Real Talk Friday: The Importance of Community Service

Community Service is a fundamental part of a high school career! Plus, it is a requirement by the State of Michigan and the Board of Education that you have at least 200 clock hours of community service. Community Service will look good not only on your resume, but on your college portfolio. It shows colleges that you are willing to give back to the community.
Anyone can do community service if they put their mind to it. Simple things, like helping your elder around their house and participating in a cancer walk are all forms of community service. 
Examples of community service would be: 

  • Volunteering 
  • Organizing Food and Penny Drives
  • Organizing Charity Events
  • Assisting the Elderly 
  • Participating in Soup Kitchen 
  • Youth Outreach in Church
  • Summer Jobs 

It is best to do summer jobs because you would have accumulated more than 200 clock hours by the time you have reached senior year. Be a good Samaritan and volunteer!! 


Teen Talk Fridays: Topic 1: Senioritis

Senioritis – an imposed affliction upon high school students caused by low performance near the end of the school year.

Rescind – when an admissions decision is taken back due to a conflicting event.

Senioritis Article

Read the article on senioritis. Many people who were achieving so high developed senioritis and caused many colleges to rescind their acceptance. In most cases, low grades in core class and student infractions of the code of conduct are grounds for rescinding.



  • Keep grades as high as possible in 11th and 12th grade years. Colleges look primarily on 11th grade marks to see if the students are really ready for college.


  • Don’t slack off all semester and then turn in all the work at the end. Not only will this put tremendous stress on you, it puts a tremendous amount of stress on teachers to try to put in grades when they are due.


  • Continue good study habits!


Teen Talk Friday: Topic 2: SAT/ACT

**!!For Upcoming 11th Graders!!**

If you are an upcoming 11th grader, this message is for you! All 11th graders are required to take the SAT test!! The SAT is a college admission exam that colleges look at when making a decision on college acceptance. SAT-SAT-Score-Range-1-600x250.jpg

The above photo is the score scale for the new, redesigned SAT Test! It is now out a possible 1600 vs. the original 2400.



Here is a comparison chart of the old SAT vs. the Redesigned SAT


It is mandated by the Board of Education that all 11th graders take this test. It will give you an insight on where your weaknesses and strengths are. The next topic will explain various ways to prep for the SAT Test!

Teen Talk Fridays: Topic 1: Being a moral Citizen

Moral Citizen – a person who live by rules of ethics.

Good citizenship – when a person successfully fulfills his/her roles as a citizen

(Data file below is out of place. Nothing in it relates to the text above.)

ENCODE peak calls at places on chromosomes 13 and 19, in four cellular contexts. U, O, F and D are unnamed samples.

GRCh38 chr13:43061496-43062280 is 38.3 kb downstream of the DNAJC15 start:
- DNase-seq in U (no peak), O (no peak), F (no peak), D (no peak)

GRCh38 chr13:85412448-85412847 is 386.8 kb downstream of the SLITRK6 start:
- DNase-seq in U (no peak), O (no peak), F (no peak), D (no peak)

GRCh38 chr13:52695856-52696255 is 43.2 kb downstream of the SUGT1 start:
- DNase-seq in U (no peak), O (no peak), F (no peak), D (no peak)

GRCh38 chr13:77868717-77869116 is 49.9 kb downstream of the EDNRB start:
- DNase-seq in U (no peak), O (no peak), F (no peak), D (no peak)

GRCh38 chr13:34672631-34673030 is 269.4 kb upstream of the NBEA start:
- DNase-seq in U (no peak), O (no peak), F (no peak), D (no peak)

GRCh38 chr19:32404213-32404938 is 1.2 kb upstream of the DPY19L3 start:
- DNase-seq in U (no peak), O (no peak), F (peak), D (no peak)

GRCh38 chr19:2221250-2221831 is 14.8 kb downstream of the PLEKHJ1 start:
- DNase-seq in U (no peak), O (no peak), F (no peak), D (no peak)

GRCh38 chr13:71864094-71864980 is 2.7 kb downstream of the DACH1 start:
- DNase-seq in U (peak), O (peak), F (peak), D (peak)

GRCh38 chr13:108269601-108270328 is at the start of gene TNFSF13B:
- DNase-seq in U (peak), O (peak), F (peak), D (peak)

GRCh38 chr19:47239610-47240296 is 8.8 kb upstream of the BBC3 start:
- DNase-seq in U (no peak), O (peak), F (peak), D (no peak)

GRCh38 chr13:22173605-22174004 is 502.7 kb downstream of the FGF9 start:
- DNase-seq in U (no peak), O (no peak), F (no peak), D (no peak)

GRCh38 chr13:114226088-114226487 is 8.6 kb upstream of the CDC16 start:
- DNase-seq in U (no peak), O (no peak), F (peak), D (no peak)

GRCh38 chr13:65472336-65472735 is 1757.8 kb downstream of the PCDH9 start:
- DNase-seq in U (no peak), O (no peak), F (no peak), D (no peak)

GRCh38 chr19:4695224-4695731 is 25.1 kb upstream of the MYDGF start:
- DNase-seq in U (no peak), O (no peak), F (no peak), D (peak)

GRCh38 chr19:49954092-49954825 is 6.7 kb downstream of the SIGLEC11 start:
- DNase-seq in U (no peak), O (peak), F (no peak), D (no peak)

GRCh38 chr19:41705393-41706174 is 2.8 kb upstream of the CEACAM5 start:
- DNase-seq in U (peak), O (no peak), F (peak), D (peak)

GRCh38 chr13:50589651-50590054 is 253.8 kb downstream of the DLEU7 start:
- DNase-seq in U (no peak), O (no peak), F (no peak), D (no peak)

How to be a Moral Citizen


  1. Live by a standard – living by set of rules and goals for yourself is the first step in becoming a moral citizen.

2. Always be Truthful! – being truthful will help you out in the long run. It will also lead to a construction of trust.

3. Help Out! Volunteer! – God says give back. This can be volunteering at a soup kitchen to helping out the kids at your local school. There are many opportunities to volunteer everyday.

4. Understand the “Ethical” Right and Wrongdownload (1).jpg

This is crucial!! For example, if someone copies off your test or homework assignment, you might be tempted to tell on him. On the other hand, you don’t want to because it might compromise the friendship because of the code you established. This is tricky, so be careful with this one.

5. Live a healthy life – Exercise at least twice a week, Study when you’re supposed to. and do whatever else is necessary to maintain a healthy life.


Good moral values can help bring joy and happiness in your life. It will lead to life that is peaceful and stress free.


Teen Talk Fridays: Topic 3: Gang Avoidance

Gang – an organized group of criminals

Being a gang can be extremely dangerous. it can lead to dangerous criminal activities.

News Article

Read the following article above about gangs.


Gangs are formed mostly in prisons, but youth gangs are starting to form. As a result, more youth violence and crime has spiked sky high. Please don’t get into youth gangs, it is very difficult to get out of them.

A report by the U.S. Department of Education and the Department of Justice found that 37% of students surveyed in 1995 indicated that there was a gang presence in their schools, a rate nearly double that reported in 1989 (Chandler, Chapman, Rand, & Taylor, 1998). Unlike individual troubled students and sporadic fights, gangs are organized, predatory, and usually directed by older youth or adults outside of school.